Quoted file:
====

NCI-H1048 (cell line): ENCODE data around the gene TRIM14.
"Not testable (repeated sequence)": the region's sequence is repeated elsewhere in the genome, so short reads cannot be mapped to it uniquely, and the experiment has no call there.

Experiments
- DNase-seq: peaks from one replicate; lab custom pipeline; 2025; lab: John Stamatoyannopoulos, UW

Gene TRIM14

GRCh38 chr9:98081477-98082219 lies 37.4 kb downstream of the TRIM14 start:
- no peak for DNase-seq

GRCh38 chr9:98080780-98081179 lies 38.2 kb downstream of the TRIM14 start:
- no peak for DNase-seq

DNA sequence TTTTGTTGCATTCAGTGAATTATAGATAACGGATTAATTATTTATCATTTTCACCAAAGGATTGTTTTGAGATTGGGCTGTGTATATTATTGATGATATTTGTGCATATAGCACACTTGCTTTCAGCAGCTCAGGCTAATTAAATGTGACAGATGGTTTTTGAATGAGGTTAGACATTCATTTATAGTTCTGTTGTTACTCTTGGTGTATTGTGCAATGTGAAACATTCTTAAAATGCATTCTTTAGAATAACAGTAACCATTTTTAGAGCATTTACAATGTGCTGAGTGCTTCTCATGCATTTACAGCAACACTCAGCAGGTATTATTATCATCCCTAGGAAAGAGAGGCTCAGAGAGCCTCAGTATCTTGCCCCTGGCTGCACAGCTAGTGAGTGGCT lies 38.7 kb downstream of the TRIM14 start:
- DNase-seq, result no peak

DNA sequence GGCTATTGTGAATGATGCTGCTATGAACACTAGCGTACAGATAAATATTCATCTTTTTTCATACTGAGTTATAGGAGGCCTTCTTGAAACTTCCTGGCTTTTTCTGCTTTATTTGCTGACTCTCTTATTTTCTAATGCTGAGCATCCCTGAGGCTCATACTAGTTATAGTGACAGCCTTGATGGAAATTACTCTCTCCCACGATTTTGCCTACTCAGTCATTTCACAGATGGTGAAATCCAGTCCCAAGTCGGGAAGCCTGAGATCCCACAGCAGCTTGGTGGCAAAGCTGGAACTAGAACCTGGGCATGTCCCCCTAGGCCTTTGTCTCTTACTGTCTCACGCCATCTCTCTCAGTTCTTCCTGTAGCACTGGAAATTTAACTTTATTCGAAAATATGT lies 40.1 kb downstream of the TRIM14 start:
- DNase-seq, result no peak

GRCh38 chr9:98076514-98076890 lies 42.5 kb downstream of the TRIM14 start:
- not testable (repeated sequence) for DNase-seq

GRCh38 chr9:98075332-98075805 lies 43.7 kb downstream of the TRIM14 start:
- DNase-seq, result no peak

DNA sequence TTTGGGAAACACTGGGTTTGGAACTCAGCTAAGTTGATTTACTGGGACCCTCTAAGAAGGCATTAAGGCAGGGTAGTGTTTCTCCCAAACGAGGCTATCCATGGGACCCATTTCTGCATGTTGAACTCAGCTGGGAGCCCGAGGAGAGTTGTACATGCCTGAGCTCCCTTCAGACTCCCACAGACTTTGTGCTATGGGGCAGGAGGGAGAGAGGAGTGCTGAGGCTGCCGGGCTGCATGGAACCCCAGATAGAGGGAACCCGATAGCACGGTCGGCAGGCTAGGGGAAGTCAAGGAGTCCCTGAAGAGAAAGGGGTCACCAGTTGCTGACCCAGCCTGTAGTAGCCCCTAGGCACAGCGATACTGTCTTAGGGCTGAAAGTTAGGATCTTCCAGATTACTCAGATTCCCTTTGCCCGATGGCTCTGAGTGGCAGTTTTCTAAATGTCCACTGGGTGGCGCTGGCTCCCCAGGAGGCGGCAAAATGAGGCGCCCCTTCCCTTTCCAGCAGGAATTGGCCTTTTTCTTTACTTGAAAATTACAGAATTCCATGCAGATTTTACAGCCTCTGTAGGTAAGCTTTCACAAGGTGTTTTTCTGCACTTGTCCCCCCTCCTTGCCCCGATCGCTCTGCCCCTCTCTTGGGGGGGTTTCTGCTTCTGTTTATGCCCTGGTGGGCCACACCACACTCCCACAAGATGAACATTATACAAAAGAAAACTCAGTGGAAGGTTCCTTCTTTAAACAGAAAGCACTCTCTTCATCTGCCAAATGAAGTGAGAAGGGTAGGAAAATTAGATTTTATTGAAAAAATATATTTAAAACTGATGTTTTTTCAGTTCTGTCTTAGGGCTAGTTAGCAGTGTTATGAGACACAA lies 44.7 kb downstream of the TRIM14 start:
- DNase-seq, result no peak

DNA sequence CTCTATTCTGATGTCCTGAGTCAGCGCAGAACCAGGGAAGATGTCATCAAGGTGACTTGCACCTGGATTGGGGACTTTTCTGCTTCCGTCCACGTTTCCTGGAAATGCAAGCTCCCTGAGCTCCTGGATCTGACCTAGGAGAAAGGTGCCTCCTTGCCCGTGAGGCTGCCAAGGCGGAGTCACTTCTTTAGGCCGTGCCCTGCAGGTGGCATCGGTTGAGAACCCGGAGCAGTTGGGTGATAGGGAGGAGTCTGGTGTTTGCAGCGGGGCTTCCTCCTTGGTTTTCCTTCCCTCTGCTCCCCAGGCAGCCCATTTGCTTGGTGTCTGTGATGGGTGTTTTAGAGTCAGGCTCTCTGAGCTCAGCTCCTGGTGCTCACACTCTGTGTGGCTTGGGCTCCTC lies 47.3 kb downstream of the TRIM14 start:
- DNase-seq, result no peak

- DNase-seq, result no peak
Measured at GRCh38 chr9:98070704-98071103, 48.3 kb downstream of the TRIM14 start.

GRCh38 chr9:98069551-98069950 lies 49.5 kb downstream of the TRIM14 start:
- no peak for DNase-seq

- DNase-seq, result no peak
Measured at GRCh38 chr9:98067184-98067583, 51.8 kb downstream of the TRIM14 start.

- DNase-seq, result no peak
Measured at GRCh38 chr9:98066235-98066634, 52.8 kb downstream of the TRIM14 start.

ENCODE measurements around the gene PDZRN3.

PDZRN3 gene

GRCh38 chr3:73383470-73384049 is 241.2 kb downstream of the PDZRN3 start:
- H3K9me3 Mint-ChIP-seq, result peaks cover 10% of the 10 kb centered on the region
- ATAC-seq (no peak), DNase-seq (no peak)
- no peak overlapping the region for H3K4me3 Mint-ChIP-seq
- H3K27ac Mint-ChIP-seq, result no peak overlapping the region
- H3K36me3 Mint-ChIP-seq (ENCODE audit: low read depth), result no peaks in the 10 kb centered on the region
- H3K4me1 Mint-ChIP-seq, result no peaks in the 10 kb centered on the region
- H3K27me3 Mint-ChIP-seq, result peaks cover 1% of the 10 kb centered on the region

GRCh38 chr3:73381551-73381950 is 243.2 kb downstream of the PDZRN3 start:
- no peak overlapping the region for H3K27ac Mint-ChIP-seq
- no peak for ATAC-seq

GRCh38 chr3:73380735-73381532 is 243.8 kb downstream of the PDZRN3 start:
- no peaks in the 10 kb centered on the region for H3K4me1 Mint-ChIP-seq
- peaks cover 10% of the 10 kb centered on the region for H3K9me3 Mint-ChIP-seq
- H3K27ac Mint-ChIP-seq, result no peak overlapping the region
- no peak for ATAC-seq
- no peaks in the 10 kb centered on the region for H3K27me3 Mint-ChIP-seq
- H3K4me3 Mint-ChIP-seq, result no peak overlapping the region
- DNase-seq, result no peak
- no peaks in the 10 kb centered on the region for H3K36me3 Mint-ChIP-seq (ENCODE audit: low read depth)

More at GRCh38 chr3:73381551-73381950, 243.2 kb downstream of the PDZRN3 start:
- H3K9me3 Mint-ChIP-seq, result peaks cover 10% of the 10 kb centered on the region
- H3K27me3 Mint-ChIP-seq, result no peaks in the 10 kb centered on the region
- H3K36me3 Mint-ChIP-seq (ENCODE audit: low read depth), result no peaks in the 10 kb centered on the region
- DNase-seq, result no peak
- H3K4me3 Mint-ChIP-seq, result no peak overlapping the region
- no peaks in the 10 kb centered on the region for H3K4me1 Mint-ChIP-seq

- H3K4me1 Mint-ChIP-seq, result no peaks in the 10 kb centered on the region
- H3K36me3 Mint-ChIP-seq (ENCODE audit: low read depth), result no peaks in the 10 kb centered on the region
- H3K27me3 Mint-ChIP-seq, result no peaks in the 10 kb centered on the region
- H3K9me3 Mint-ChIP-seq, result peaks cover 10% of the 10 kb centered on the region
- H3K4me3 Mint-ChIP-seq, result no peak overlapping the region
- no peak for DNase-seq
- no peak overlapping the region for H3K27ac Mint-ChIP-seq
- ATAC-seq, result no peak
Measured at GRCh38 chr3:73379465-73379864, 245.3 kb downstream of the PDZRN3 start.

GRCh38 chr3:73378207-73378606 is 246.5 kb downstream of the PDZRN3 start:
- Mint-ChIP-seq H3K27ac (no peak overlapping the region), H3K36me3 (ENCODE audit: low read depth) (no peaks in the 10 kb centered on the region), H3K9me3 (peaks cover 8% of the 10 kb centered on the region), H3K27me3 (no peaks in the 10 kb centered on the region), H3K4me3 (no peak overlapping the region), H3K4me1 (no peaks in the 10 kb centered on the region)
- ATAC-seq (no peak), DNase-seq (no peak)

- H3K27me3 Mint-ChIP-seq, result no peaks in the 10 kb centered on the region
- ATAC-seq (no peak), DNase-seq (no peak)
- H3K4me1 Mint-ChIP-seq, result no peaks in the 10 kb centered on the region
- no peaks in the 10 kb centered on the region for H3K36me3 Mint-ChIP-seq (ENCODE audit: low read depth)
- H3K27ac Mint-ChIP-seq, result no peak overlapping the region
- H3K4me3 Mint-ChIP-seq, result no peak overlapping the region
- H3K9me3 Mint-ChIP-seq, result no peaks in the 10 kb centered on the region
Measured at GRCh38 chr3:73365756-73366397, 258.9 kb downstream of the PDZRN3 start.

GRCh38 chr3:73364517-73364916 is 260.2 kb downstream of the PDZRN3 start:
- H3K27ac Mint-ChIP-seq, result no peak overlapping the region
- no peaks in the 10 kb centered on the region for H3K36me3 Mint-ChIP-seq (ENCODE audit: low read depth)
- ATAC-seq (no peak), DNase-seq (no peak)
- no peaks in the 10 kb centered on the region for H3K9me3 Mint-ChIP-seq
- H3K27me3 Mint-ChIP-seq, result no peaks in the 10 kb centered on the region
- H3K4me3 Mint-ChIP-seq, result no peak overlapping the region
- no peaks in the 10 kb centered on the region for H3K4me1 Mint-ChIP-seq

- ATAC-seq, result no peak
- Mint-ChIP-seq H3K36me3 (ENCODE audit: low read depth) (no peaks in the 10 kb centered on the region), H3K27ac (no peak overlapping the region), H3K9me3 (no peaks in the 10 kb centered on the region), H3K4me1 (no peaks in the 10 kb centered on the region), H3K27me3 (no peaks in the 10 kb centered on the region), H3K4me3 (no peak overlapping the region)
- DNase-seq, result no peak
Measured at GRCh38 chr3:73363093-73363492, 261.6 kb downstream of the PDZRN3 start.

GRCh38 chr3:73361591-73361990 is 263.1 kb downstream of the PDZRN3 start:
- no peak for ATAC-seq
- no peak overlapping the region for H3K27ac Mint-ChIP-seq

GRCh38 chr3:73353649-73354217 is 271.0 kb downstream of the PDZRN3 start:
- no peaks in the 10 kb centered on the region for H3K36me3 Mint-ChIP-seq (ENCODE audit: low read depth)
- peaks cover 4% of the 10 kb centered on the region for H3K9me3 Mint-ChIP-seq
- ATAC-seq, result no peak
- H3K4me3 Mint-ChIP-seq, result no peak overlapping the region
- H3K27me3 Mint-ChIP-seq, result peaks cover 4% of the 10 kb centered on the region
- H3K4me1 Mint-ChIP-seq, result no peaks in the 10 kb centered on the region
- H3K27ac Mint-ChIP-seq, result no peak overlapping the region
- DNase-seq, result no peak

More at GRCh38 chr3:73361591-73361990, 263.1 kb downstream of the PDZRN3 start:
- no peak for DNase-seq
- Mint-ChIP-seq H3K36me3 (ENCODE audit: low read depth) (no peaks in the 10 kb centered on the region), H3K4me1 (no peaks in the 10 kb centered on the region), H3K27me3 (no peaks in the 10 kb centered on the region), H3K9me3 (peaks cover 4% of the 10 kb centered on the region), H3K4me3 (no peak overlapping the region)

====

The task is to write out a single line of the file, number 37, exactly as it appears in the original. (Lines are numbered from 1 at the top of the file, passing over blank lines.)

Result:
- H3K36me3 Mint-ChIP-seq (ENCODE audit: low read depth), result no peaks in the 10 kb centered on the region